In a new report, Forrester analyst Adam Silverman suggests beacons will succeed where WiFi, near-field communication (NFC) and other location-focused technologies have failed as retail-boosting tools. But he warns that privacy remains a major barrier because of user concerns about location sharing.
In favor of beacon adoption, the report points out that the Bluetooth low-energy technology needed to power beacons is simple and already standard on many mobile phones. Beacon trials are also easy and cheap to set up to evaluate performance, and customers must opt in to use the technology via an application. Although this may limit the size of the user base, it also helps to ensure it’s made up of interested customers.
On the down side, Silverman highlights Forrester research showing that 56% of customers overall are not comfortable sharing their location in-store with retailers. Even with an offer or discount, 41% are still reluctant. Younger shoppers, however, are more amenable -- with half of Millennials (ages 26-34) comfortable sharing their location in return for product offers and discounts. That compares to 39% of Gen X-ers (35-48) and 30% of younger Boomers (49-58).
When it comes to new in-store beacon networks like Shelfbucks and InMarket serving “hyper-targeted” ads by aisle or department, Silverman also sounds a note of caution. “This is because customers have yet to indicate that they are interested in seeing ads on their mobile devices as they shop in a store, and retailers will be hesitant to open up their stores to a new form of advertising without fully understanding the implications and controls,” he writes.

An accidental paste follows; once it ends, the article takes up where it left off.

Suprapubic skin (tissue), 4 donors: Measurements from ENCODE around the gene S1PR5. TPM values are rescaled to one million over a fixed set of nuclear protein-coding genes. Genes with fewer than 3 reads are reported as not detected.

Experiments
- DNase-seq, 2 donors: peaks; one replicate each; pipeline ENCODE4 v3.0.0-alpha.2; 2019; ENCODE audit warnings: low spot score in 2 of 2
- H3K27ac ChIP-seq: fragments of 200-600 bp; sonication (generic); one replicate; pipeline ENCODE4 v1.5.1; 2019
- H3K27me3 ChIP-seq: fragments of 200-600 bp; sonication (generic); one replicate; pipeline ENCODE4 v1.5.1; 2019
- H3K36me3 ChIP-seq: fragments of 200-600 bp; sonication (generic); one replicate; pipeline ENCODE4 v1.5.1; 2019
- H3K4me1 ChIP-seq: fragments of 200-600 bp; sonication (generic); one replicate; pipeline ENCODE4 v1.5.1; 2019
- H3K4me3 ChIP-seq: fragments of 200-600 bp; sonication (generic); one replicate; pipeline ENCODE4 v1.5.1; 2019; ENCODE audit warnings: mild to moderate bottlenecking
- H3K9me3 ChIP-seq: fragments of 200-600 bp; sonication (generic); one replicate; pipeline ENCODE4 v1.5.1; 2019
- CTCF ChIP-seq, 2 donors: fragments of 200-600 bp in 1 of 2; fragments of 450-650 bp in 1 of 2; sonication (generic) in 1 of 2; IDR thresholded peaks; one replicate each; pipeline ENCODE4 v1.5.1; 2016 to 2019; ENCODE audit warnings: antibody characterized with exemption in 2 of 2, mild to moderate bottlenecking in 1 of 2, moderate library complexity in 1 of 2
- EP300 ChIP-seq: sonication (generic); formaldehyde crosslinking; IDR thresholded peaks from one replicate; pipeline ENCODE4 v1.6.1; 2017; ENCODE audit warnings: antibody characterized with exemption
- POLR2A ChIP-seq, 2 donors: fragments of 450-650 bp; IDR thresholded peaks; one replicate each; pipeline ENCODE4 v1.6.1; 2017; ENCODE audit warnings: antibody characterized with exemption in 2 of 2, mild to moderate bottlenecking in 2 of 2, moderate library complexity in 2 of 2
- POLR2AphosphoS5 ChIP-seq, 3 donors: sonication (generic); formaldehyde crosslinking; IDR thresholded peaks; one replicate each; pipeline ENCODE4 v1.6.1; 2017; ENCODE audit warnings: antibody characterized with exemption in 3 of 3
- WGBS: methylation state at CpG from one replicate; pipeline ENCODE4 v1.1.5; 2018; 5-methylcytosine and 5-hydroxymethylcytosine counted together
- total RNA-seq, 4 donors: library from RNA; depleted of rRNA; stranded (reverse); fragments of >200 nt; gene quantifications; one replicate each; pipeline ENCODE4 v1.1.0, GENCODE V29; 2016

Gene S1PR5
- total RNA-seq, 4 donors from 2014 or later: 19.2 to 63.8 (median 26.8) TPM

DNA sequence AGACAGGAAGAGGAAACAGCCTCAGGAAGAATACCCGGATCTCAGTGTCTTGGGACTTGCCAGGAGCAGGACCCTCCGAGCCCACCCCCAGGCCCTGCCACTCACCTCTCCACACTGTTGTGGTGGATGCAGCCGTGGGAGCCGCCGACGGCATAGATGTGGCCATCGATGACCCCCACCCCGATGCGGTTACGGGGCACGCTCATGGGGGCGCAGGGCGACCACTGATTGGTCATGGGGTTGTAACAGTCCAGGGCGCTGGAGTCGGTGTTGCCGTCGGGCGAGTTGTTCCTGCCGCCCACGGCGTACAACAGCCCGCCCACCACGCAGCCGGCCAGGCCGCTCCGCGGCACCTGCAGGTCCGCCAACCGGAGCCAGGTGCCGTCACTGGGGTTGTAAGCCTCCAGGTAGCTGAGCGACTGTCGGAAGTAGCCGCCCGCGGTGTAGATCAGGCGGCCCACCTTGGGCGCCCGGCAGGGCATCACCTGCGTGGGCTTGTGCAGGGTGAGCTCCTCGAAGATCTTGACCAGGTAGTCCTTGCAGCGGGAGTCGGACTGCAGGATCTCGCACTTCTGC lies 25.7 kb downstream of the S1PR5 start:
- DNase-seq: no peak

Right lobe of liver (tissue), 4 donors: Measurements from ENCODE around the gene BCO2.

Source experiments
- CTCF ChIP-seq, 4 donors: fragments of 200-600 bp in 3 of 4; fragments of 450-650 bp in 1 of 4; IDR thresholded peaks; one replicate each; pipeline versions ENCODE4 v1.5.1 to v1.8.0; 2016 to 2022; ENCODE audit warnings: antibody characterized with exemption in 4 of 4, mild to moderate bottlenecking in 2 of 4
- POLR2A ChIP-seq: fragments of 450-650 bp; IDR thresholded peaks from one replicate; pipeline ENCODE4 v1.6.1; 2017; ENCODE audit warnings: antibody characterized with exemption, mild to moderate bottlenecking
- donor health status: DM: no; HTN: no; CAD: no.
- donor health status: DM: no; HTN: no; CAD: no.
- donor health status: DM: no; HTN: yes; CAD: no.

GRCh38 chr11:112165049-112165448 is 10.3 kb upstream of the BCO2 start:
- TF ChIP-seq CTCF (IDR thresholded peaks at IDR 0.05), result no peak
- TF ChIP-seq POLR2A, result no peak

Still, companies involved in beacon trials seem to be working with vendors such as InMarket and Swirl Networks to get things off the ground. Silverman suggested in an e-mail exchange that reliance will go away, assuming that retailers find value in beacons and build the infrastructure into their own campaign management systems.
Many of the trials to date have focused on offers, but the report urges companies to look beyond incentives to how they can use location context from beacons to provide better service. That might be something like eliminating the need to wait in line to pick up an order or letting customers use their phones as keys for dressing rooms.
“Understand how customers prefer to engage with the brand, and create location solutions that enhance the experience,” it states. To address privacy concerns, retailers should be clear about the information they collect and how it will be used, letting customers choose the kind of data they’re willing to share.